Smelly Fishy

Normally, I do not like slagging off anyone or anything. Not that I am meek or a pacifier, but I keep my own counsel most of the time. The reason why is because observing how some people, chiefly Donald Trump, spewing their hateful and useless personal opinions all over the world, I don’t see the point of adding yet another hate or insult to the world unless I really mean it.

However, my moment of rage arrived one late September afternoon when I was flicking through a copy of Evening Standard Magazine while sipping latte at Saint Espresso on Pentonville Road.

The article by Laura Craik was about Christopher Kane featuring Crocs during his show in London Fashion Week and her ambivalent feeling towards “ugly shoes”…

Sure, we all need comfy shoes every now and then. I don’t deny them to me or anyone. When I walk Bella, I would rather wear comfortable flats than heels.
Having said that, I have found these recent trends in which big name brands/designers tie-up with seemingly unremarkable mandate objects and elevate them to stratospheric heights, using their ginormous PR machines. They are not benignly celebrating those hardworking Crocs or Birkinstocks which have been a staple footwear of medical professional personnels for decades though. The designers pounce on those “fabulously ugly” items because the sights of them being mixed with their “exquisitely beautiful” are shocking and perfect attention grabbers. It doesn’t matter if they are lined with fur or come in limited edition hues, they are chunky ubber clogs which are comfortable but not beautiful. Ok, I admit they are an epitome of “form follows function” and they are beautiful in that sense. They are worthy to exist because they make some people’s life easier.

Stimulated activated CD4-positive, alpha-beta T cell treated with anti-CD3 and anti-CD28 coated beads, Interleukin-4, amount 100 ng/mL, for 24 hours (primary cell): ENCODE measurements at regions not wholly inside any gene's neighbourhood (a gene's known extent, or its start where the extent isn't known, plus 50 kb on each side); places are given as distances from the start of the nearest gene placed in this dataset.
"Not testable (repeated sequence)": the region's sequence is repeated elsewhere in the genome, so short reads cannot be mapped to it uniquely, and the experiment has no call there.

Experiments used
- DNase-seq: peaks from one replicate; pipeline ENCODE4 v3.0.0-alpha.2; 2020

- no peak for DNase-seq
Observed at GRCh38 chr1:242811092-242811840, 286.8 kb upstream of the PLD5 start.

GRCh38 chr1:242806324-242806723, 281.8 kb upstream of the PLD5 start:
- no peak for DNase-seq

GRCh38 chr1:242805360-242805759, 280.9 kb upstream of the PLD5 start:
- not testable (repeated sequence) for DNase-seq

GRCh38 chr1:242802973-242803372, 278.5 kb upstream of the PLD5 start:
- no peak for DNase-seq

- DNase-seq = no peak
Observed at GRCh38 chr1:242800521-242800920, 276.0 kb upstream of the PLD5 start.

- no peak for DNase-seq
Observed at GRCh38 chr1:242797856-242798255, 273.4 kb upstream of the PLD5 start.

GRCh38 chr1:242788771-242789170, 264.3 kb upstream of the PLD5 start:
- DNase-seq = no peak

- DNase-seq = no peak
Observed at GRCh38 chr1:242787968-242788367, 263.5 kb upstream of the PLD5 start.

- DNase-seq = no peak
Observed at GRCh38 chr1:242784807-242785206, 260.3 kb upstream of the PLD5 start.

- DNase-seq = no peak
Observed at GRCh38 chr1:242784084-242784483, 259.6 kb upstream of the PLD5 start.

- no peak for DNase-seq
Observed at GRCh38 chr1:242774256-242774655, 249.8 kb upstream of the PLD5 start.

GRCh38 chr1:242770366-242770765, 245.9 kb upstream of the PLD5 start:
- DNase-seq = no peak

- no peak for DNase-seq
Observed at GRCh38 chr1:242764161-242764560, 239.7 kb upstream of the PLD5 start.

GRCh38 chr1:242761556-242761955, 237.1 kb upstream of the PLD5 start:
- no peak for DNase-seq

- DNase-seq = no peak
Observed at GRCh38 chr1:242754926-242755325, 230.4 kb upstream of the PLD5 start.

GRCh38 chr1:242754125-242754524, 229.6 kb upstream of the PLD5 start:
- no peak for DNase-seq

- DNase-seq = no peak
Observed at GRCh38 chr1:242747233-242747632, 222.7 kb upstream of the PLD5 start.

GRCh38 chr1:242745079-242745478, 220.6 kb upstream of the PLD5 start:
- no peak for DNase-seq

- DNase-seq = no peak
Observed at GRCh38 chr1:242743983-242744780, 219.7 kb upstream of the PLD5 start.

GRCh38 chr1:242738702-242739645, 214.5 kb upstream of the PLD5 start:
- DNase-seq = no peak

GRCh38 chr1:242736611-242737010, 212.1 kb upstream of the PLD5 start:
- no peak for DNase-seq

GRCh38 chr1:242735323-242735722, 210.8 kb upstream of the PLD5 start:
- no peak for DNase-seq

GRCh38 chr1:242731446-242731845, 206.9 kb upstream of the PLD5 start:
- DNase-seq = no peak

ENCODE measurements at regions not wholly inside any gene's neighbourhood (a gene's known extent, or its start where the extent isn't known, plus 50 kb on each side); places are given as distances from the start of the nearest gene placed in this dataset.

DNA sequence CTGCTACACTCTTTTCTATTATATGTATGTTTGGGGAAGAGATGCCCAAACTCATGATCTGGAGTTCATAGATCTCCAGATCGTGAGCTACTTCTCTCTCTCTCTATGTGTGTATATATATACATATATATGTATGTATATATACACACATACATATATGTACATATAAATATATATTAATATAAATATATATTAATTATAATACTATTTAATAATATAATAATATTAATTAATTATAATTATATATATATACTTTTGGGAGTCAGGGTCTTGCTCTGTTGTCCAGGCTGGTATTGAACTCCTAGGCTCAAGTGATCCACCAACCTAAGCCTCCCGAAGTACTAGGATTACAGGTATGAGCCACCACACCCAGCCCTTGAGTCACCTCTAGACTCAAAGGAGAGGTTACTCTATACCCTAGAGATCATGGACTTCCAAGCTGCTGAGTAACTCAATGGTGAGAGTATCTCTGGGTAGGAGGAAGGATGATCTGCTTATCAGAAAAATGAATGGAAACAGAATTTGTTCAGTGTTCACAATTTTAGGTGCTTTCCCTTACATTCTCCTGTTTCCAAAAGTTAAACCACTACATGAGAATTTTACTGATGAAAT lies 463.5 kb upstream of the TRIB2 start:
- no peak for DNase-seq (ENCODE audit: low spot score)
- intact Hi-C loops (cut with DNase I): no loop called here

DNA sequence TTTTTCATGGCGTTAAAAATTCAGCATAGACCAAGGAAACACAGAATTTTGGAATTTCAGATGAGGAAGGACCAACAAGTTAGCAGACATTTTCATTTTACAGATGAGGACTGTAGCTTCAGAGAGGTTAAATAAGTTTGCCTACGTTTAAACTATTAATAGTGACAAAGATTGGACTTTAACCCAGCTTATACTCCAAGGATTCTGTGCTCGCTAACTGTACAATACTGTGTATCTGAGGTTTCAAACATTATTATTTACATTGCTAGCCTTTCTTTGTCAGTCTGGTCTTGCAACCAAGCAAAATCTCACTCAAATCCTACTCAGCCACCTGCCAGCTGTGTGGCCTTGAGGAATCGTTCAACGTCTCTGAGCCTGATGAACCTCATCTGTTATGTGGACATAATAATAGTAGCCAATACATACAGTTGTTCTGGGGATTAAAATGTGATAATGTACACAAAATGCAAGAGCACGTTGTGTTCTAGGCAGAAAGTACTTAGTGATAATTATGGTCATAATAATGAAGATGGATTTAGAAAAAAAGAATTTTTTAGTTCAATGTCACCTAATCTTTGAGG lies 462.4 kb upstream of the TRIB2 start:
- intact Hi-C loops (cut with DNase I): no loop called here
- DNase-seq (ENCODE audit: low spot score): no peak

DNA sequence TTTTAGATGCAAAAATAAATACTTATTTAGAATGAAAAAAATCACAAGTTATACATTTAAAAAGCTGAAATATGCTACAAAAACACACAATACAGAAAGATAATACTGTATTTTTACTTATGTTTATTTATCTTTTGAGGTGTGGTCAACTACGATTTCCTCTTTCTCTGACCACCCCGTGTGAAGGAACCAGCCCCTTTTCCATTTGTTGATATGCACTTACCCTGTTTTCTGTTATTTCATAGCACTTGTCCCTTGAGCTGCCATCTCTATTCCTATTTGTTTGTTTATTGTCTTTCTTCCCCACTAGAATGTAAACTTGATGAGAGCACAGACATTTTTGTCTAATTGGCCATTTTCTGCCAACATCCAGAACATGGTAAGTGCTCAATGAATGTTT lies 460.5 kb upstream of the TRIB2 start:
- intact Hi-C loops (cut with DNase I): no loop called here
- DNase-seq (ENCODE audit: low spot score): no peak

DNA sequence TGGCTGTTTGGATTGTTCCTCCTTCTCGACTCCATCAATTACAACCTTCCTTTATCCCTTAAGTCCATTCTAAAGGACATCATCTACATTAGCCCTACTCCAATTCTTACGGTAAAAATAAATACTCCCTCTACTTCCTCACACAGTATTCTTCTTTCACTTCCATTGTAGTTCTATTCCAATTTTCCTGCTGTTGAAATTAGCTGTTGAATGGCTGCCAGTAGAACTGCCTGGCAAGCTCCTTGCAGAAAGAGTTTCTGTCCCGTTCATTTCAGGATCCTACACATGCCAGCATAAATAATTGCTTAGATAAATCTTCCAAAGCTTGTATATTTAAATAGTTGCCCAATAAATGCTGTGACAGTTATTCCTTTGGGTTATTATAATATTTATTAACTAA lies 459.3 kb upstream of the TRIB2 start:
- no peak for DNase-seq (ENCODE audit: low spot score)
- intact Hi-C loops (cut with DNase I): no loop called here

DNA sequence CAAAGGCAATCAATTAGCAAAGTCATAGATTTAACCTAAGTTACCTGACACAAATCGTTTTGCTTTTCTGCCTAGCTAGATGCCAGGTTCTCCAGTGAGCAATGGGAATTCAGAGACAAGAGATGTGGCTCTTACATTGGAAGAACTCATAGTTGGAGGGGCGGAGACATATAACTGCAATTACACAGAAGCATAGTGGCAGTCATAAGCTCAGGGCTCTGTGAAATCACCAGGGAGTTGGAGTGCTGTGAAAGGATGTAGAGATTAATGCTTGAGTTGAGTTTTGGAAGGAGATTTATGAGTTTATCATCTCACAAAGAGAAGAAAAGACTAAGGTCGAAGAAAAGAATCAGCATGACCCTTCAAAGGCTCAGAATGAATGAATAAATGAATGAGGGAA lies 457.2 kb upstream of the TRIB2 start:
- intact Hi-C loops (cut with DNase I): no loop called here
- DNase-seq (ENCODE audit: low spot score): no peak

Nevertheless, a price tag of Christopher Kane Crocs SS17 will never be under £30.00 – a typical price for Medical Crocs. They are likely to be way more pricy than that only because the clogs have an (minuscule) intervention by a well-known darling of the British fashion industry. Since his sneakers cost between £280 – £525, I can easily visualize a pair of CK Crocs sporting a tag of £300. How can I take it seriously? They are having a laugh!

My opinion towards recent fashion trends/fads are ambivalent as Laura’s. A dilemma of wanting to understand contemporary culture objectively but not being able to do so without having a contempt towards them is always present within me.

At the end of the day, “being trendy” is not a byword for being chic or fashionable. Since those trends are churned out by big name designers who are bankrolled by fashion conglomerates, by being trendy, we are likely to make those already scandalously rich chief executives even richer. And I really don’t want to justify or legitimise their money making schemes by taking part in this “á la mode” game.

My trusted all time favourite, Zizi by Repetto…

This pair is my fourth in 15 years. They fit like gloves on my feet and are so comfortable all year around.

A French chanteur, Serge Gainsbourg, made these Oxford shoes world famous by living in the pair – he went through 30 pairs a year until his death in 1991…

Apparently, he had sensitive feet and found Repetto’s offering as his salvation. I must admit that these pair don’t require any breaking in even if they are worn on bare feet straight out of their box brand new. They have absolutely nothing whatsoever to rub or irritate your feet. They are amazing. I don’t know why Serge had to have 30 pairs a year because they are so very well made and tough. Maybe he liked his pair brilliantly white all the time? By being in white, the pair does show scratch marks after a few weeks of wearing. But the leather is extremely supple and easy to take care. However, I can’t imaging Serge or Jane polishing their shoes. It would be totally too uncool and petit bourgeois for them. Serge and Jane had to be nonchalant. FULL STOP.

I hope you are not thinking about chewing up my shoe laces, Bella…

I believe in being original and admiring in people’s originality. Let’s not be a slave but be a pioneer…

Kaori by Kaori Okumura

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